The Metropolitan Police of London has knocked down the conspiracy theory that Princess Diana was plotted to be killed by British special forces and said that there is no "sufficient evidence" that such a theory could hold any truth.
Detectives had launched an inquiry after allegations first surfaced in August, roughly 16 years after the royal member died in a Paris car crash. Officers were asked to look into whether there was any truth on the claims of a Special Air Service soldier, who said that his old regiment was ordered to kill the princess in Paris in 1997.
Diana's boyfriend Dodi Fayed's father had claimed that members of the regiment "arranged" the deaths of Diana and her boyfriend, who died along with driver Henri Paul in the fateful accident on 31 August, 1997. He claimed that the murder plot was directed by Prince Philip and carried out by British secret agents. He had further told his wife that a hit squad flashed a bright, blinding light at Diana's driver which led to the accident. It is a technique used to assassinate the state's enemies.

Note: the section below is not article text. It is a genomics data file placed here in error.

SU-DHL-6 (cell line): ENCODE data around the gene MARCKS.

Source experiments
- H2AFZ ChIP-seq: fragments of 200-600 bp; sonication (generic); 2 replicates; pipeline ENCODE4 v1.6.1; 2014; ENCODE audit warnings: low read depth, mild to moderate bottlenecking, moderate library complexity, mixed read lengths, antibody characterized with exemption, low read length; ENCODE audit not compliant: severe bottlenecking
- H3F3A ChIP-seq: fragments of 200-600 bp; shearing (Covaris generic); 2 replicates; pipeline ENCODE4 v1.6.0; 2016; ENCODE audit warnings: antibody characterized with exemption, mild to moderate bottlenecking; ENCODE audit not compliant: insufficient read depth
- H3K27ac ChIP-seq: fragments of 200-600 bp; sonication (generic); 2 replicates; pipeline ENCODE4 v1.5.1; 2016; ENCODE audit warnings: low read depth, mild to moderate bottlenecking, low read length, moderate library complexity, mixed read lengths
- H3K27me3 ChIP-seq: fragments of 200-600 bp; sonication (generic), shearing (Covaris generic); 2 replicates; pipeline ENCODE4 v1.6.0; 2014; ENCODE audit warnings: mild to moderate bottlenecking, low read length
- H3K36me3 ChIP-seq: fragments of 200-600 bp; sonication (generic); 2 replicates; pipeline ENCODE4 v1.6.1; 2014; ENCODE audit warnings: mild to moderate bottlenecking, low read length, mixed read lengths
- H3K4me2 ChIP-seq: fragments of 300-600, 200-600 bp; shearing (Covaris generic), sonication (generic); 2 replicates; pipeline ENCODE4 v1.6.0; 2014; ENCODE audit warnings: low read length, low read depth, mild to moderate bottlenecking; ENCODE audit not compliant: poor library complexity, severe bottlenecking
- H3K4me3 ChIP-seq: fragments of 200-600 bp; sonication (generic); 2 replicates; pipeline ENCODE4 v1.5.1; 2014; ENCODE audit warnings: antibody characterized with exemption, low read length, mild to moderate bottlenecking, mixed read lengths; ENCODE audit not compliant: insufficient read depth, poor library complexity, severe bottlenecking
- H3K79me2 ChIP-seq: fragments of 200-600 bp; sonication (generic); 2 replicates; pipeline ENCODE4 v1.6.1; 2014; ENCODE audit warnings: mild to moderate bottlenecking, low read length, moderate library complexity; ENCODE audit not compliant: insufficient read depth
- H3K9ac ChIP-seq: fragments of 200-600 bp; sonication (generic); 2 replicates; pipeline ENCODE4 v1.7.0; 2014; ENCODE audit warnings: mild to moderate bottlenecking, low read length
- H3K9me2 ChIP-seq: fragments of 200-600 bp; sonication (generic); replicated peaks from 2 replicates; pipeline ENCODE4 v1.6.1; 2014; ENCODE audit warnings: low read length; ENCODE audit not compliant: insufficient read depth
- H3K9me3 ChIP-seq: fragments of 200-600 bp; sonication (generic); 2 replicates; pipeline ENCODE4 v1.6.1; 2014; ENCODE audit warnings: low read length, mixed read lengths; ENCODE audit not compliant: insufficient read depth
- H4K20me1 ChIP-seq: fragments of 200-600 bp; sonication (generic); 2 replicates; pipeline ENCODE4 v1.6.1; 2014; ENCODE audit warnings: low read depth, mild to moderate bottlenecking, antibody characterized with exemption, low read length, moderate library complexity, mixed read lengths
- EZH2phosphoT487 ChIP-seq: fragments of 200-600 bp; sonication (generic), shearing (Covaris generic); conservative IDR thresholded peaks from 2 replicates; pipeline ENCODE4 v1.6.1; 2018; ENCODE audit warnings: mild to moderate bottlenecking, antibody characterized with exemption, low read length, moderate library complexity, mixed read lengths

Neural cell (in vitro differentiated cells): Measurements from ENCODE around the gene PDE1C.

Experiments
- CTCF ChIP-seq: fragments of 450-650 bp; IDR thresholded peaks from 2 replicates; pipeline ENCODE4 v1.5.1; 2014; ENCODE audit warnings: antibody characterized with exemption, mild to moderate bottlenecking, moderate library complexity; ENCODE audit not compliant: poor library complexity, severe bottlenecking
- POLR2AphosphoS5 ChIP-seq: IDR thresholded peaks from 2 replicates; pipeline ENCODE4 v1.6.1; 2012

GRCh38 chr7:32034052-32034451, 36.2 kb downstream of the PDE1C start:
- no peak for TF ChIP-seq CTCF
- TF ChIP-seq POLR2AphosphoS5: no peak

"Every reasonable line of enquiry was objectively pursued in order to fully evaluate any potential evidence," police said in a statement released Monday night.
"The final conclusion is that whilst there is a possibility the alleged comments in relation to the SAS's involvement in the deaths may have been made, there is no credible evidence to support a theory that such claims had any basis in fact."
In 2008, a British jury had ruled that the fatal car accident was caused by the driver's reckless driving and the reckless pursuit of paparazzi who were chasing them.
The untimely death of Diana who had divorced heir-to-the-throne Prince Charles in 1996 plunged the public into grief, who lined up in huge crowds in London for her funeral.
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